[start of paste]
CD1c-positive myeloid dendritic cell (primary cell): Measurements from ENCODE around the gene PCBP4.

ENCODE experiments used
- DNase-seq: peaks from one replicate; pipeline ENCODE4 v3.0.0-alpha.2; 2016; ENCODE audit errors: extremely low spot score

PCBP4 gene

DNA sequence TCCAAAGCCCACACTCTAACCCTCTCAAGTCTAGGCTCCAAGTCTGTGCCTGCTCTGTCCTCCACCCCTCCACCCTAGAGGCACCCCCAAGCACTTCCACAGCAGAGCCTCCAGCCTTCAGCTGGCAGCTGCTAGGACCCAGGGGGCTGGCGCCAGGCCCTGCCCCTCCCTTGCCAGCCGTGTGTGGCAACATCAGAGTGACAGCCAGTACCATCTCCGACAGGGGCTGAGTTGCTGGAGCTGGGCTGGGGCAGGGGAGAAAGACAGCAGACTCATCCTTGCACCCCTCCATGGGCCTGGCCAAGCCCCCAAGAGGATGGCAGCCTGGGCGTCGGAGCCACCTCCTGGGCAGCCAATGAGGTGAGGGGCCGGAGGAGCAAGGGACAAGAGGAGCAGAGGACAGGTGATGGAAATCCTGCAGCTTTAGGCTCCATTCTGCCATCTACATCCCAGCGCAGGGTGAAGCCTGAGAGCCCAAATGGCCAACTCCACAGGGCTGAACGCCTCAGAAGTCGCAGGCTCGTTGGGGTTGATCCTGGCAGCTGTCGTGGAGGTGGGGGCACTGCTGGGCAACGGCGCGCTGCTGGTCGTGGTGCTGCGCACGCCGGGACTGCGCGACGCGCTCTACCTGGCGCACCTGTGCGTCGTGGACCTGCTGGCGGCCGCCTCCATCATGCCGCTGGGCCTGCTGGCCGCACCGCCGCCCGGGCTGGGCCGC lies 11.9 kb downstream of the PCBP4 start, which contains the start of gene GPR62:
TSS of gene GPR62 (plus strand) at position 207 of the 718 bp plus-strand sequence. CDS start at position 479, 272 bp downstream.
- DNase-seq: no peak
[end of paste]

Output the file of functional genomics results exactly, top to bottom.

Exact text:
CD1c-positive myeloid dendritic cell (primary cell): Measurements from ENCODE around the gene PCBP4.

ENCODE experiments used
- DNase-seq: peaks from one replicate; pipeline ENCODE4 v3.0.0-alpha.2; 2016; ENCODE audit errors: extremely low spot score

PCBP4 gene

DNA sequence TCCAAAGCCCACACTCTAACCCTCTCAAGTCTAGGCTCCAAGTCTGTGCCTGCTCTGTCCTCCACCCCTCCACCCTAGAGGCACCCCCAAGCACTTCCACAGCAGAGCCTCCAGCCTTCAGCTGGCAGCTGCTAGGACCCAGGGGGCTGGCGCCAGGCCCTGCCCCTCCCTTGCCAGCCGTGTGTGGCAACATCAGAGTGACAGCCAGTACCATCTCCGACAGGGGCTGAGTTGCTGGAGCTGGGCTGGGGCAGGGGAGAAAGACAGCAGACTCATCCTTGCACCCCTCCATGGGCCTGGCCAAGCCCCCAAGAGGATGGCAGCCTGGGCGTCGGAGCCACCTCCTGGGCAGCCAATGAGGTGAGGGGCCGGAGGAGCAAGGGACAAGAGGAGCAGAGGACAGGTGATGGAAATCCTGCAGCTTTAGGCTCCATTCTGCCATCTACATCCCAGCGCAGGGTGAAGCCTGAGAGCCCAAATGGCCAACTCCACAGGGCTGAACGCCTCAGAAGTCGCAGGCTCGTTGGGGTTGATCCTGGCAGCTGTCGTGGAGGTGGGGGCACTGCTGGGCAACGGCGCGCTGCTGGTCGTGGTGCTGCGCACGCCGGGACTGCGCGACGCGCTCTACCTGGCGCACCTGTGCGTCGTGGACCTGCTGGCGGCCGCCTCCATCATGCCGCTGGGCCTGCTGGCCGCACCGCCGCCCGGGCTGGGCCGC lies 11.9 kb downstream of the PCBP4 start, which contains the start of gene GPR62:
TSS of gene GPR62 (plus strand) at position 207 of the 718 bp plus-strand sequence. CDS start at position 479, 272 bp downstream.
- DNase-seq: no peak